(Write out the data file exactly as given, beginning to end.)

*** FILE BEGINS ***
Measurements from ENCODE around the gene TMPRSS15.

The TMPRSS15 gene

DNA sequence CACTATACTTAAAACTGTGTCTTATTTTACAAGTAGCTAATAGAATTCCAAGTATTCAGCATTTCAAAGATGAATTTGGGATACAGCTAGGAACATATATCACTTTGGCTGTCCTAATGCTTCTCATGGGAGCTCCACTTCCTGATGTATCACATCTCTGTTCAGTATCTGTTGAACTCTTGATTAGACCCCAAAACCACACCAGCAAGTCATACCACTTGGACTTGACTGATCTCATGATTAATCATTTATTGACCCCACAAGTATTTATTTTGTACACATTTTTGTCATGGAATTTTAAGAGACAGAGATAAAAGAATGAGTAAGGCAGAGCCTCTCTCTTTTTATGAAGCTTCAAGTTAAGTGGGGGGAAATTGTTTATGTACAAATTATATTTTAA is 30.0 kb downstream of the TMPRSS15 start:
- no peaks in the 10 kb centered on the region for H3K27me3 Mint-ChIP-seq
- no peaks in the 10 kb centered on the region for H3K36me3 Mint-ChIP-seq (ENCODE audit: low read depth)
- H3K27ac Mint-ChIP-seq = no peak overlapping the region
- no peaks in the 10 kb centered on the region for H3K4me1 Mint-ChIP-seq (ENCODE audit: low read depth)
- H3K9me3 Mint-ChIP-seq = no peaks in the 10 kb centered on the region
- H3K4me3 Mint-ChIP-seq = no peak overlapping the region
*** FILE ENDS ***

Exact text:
Measurements from ENCODE around the gene TMPRSS15.

The TMPRSS15 gene

DNA sequence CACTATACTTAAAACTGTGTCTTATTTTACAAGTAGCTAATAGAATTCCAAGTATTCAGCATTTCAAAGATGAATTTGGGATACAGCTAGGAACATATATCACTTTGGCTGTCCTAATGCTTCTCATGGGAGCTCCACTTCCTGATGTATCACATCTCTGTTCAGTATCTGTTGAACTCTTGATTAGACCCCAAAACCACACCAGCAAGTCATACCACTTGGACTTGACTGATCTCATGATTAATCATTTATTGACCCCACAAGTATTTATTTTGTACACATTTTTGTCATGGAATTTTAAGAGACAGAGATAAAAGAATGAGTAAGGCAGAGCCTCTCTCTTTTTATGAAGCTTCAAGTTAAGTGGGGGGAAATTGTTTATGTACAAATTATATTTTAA is 30.0 kb downstream of the TMPRSS15 start:
- no peaks in the 10 kb centered on the region for H3K27me3 Mint-ChIP-seq
- no peaks in the 10 kb centered on the region for H3K36me3 Mint-ChIP-seq (ENCODE audit: low read depth)
- H3K27ac Mint-ChIP-seq = no peak overlapping the region
- no peaks in the 10 kb centered on the region for H3K4me1 Mint-ChIP-seq (ENCODE audit: low read depth)
- H3K9me3 Mint-ChIP-seq = no peaks in the 10 kb centered on the region
- H3K4me3 Mint-ChIP-seq = no peak overlapping the region